- After a nice long break at the hut it was time for the final nice and easy descent back to the Dry River....Wait just a minute, I mean it was time for a three mile descent into hell, two miles of which were an absolute sh!t show.  The Mount Clinton Trail after the Dry River Cut-off becomes, narrow and muddy, then become obscure and muddy, then becomes nothingness and muddy.  All we had to rely on was the flagging that was located at each water crossing.  The trail follows old logging roads in most places.  It actually reminded me of the faint RR grade up to Bear Pond in Red Rock Ravine.  It was in the exact same condition, meaning not a trail but a faint herd path bushwhack.  We initially lost the trail right after a water crossing.  I was happy that I was with two strong hikers, so my anxiety didn't start to jump up.  I knew if we couldn't get back on trail we could rock hop the brook, no matter how tedious and eventually out to the Dry River to the trail junction.  I think I did a pretty decent job of keeping us on the trial proper.  After losing it after the crossing we went up an embankment to our right and were back on the logging grade.  We lost it again on a side hill where there was a mini blowdown but managed to stay on it as we crossed a tributary which was marked on the map.  From here we made another crossing and followed the old grade for awhile, the slope steepened a bit and we lost the trail again.  I peaked down the hill to my right at the river and spotted flagging, giddy-up!  We trudged downhill and were back on trail.  Another few tenths of a mile we made it to the outlet to the Dry River,  I kind of figured the trail wrapped around the bend and stayed in the woods over the old grade but I took us out to the Dry River where a few hundred yards downstream Kenny and I spotted flagging.  We then rock hopped the river a tenth of a mile, which I actually enjoy and love doing.  Eventually we made the crossing, which is wide and would be dangerous in high water.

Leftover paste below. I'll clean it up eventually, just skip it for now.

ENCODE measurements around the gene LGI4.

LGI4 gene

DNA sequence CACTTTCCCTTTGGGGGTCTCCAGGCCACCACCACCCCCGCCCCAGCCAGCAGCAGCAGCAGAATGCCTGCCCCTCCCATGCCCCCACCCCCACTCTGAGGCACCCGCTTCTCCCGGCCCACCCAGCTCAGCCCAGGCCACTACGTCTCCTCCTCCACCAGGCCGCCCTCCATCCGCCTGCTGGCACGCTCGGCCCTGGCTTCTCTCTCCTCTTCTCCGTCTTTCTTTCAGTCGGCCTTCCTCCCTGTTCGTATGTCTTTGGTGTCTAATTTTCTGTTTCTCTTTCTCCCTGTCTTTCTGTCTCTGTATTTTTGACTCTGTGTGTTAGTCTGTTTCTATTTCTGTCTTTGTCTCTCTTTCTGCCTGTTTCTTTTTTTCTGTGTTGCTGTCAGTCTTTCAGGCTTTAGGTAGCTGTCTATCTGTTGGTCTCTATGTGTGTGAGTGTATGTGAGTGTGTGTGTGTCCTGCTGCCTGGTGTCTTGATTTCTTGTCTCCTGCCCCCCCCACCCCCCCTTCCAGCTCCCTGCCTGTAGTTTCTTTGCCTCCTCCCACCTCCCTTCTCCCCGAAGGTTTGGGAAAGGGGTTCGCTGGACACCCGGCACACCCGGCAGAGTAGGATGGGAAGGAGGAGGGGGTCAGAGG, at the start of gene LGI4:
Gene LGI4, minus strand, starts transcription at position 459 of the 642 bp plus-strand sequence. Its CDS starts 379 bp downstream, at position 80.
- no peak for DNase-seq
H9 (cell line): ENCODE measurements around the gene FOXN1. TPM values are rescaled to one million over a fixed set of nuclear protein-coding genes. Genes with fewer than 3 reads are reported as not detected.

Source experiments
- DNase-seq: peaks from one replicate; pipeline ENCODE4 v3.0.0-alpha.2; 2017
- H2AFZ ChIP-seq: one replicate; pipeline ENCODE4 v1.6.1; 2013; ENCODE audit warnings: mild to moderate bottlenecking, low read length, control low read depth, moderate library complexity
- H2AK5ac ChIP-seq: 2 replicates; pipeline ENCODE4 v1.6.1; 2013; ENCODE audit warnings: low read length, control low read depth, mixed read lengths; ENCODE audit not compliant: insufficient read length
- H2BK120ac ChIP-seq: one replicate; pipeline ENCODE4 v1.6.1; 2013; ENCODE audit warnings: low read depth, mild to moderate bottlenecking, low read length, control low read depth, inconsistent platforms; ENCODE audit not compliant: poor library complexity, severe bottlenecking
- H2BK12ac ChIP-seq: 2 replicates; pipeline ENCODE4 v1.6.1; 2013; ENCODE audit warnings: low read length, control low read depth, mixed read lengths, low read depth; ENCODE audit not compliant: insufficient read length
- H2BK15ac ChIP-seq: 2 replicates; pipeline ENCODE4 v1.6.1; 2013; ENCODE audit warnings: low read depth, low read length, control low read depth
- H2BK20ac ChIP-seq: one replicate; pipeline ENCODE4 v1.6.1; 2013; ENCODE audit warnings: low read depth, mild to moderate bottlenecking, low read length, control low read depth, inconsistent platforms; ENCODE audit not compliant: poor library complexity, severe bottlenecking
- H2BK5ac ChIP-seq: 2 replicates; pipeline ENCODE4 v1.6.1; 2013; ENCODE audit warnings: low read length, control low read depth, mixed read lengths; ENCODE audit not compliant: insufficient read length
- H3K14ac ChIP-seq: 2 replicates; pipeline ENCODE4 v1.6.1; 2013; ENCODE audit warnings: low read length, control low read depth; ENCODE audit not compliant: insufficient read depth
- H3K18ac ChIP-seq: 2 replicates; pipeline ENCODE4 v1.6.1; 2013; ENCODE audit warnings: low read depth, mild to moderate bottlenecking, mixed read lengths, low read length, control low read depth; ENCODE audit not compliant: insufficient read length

- Once back on the relatively flat Dry River Trail we high tailed it back to the car and made it out just after sunset.  I found out a few days later my friend Mike and Bill ran into the same problems on the Mount Clinton Trail.  Also, Ultra-Runner Adam Wilcox ran the same route as us that very day and ran into the same shit show, too. Adam, as always just ran through everything like the speeding bullet!
 Route for the day, click here for more details
 The Dry River Trail
Looking up the foliage filled Oakes Gulf and a frosted Mount Washington 
 Oakes Gulf Mount Monroe - Washington - The Camel
 The Dry River Suspension Bridge
 Old Railroad grade, trail relocation, and landslides into the river would be the theme of miles two through five
 Destruction in the Dry River
 Rock hoping the Dry River and walking through a blowdown section
 Dry River Shelter #3 and more sites along the Dry River Trail
 Reaching treeline on the Dry River Trail.  Kenny spies a glider plane
 Gaining the Ridge
 The Wilderness Boundary
 Lakes of the Clouds
 Lakes of the Clouds
 Chilly day at Lakes
 The 'Dungeon'
Kenny ascending Mount Monroe with the summit cone of Mount Washington rising high above
 Mount Washington
 Choo Choo descending Jacobs Ladder!  The Ridge of the Caps can bee seen in this picture
 The Cog
 Mount Monroe
 View from Mount Monroe
 Lakes of the Clouds and Mount Washington
 Cross Cairn on the Monroe Loop Trail
Looking back to Mount Washington and Mount Monroe
 Kenny and Whitney head through Franklin Flats
 View from Mount Eisenhower
 Presidential Range
 Brenton Woods
 Mount Washington Hotel
 Mount Eisenhower
 Mount Eisenhower
 Mizpah Hut
 The Mount Clinton Trail
 Mess of blowdowns on the Mount Clinton Trail
 Descending the Mount Clinton Trail
 Rock hoping to the Dry River
 Whitney and Kenny run the river!
 Last crossing of the day!
 Dry River Suspension Bridge
A look back at where we were throughout the day!


  1. You can hardly see anything at 3.4 mph.

    1. Hell, when it comes to that Mount Clinton Trail you can hardly see anything if you were crawling down it. So overgrown and mucky!

  2. Great description and stunning pictures. I'm planning a long loop to Jackson and Isolation, it's very helpful to get such a detailed description updating conditions on dry river trail since it reopened. I was hoping to run it while returning to 302 from Isolation but based on this I won't count on keeping a running pace much.

    1. Sounds like a killer run you have mapped out! Hope you have a great adventure and let me know how it goes. I love hearing about other hikers and runners and the cool routes they come up with!

  3. these are amazing pics. hoping to join a crew to clear the mt. clinton trail.